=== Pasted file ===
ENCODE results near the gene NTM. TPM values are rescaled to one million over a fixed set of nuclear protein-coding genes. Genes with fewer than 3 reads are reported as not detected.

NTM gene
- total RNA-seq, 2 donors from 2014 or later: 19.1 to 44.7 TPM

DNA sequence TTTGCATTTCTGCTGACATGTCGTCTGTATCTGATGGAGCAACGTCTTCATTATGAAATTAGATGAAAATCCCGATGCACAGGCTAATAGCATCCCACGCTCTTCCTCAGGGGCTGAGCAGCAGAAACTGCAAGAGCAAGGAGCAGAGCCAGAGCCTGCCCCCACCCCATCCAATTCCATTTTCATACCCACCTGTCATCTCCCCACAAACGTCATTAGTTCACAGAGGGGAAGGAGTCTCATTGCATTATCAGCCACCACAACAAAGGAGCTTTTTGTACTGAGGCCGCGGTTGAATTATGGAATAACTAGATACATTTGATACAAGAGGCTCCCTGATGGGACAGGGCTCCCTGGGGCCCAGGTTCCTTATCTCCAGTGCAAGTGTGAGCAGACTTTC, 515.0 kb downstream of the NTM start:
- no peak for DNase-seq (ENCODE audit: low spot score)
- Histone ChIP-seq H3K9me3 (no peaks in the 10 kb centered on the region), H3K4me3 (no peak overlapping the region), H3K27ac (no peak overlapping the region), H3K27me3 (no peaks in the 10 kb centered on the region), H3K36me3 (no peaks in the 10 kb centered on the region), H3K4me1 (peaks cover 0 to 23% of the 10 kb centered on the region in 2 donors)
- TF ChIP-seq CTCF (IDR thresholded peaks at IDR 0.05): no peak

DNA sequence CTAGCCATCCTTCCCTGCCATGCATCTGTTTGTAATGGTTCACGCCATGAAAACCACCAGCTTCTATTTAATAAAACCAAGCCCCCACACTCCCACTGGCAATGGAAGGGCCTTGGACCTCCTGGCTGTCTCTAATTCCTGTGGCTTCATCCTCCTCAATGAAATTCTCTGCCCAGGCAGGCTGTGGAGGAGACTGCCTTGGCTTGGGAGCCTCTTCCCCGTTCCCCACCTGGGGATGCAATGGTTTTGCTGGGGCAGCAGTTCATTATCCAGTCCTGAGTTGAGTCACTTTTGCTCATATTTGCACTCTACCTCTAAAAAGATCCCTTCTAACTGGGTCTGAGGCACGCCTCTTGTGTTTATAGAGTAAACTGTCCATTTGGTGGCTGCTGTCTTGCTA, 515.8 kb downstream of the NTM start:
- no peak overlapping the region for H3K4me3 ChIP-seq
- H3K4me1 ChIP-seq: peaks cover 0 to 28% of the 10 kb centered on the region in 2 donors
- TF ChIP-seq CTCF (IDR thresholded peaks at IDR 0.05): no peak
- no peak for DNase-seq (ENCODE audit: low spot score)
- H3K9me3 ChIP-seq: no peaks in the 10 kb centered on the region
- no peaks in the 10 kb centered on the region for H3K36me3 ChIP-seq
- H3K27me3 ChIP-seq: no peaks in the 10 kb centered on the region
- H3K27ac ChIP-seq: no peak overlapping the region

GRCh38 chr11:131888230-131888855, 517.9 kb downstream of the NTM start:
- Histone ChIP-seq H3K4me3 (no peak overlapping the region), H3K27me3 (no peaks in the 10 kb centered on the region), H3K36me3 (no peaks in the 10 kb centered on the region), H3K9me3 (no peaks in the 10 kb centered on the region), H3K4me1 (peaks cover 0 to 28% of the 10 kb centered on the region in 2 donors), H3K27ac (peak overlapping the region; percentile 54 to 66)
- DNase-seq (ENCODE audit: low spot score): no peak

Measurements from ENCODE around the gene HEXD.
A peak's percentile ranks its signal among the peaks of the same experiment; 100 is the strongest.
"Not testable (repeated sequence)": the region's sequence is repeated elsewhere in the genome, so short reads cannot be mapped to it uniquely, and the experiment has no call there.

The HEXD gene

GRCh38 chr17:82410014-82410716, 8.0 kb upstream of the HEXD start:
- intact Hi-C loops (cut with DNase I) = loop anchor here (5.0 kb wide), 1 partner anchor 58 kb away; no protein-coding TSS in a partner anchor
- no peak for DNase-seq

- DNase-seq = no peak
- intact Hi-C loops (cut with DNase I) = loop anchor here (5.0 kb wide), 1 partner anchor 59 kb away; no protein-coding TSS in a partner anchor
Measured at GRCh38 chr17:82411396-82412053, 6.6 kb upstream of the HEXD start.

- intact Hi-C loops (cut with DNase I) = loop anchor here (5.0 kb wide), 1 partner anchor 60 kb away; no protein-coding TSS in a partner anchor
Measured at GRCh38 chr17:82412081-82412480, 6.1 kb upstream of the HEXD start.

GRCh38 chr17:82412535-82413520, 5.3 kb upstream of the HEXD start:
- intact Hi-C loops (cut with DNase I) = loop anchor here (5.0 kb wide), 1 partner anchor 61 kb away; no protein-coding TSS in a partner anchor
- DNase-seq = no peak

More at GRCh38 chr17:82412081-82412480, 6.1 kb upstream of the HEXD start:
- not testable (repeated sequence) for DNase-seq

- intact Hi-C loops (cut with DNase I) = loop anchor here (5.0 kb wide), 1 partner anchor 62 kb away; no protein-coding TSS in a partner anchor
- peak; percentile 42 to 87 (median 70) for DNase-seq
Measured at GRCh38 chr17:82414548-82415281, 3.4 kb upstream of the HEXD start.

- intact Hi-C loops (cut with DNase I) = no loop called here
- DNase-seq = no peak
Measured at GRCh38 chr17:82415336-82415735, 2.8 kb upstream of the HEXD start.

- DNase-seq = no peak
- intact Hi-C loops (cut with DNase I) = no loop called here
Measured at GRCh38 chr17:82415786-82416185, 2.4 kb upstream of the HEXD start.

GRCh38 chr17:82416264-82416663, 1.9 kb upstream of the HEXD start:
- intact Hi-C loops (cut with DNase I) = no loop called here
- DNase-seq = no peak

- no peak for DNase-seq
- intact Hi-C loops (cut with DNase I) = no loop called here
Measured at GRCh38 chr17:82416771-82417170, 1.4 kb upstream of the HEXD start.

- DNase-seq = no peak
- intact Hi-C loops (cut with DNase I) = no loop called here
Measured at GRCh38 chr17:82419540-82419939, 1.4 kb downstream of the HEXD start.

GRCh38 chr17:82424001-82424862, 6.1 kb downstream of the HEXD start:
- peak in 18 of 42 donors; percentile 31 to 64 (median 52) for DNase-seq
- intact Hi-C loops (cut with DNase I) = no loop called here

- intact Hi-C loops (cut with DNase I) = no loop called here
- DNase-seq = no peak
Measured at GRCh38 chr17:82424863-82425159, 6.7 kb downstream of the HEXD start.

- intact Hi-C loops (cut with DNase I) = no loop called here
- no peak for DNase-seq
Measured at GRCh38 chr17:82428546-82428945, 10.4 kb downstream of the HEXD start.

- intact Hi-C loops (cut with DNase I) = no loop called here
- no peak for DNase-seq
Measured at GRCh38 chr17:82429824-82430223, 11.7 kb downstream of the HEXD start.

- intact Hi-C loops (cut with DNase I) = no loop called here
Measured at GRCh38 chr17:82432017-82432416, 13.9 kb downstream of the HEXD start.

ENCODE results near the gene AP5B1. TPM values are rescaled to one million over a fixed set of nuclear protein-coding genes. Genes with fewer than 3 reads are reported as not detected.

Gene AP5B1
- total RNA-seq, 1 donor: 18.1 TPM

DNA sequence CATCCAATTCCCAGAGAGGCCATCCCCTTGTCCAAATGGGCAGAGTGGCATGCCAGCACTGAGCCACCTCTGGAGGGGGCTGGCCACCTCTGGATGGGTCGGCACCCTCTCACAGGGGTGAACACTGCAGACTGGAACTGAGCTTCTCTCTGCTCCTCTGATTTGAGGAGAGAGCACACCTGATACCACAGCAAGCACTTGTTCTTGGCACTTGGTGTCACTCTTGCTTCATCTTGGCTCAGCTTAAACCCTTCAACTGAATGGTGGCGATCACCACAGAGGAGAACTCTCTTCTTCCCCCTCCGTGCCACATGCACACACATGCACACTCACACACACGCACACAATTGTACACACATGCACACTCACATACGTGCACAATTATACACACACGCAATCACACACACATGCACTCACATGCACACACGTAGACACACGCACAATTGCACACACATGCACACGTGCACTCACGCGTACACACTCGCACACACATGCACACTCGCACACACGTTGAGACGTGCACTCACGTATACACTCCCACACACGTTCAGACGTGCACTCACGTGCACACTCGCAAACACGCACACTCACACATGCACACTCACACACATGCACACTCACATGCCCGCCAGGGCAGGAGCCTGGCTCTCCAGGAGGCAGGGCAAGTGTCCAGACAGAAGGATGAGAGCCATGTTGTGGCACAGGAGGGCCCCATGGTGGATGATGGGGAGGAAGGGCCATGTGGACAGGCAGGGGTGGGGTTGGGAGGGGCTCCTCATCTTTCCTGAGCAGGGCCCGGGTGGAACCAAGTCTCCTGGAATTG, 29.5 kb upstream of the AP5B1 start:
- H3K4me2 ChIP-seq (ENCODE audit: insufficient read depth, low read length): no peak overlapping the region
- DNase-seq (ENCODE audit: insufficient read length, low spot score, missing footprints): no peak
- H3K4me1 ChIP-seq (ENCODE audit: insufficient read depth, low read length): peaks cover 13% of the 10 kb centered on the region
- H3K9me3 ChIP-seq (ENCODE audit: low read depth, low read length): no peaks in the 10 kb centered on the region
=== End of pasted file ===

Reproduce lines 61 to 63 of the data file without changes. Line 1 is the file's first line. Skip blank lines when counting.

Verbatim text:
- intact Hi-C loops (cut with DNase I) = no loop called here
- no peak for DNase-seq
Measured at GRCh38 chr17:82428546-82428945, 10.4 kb downstream of the HEXD start.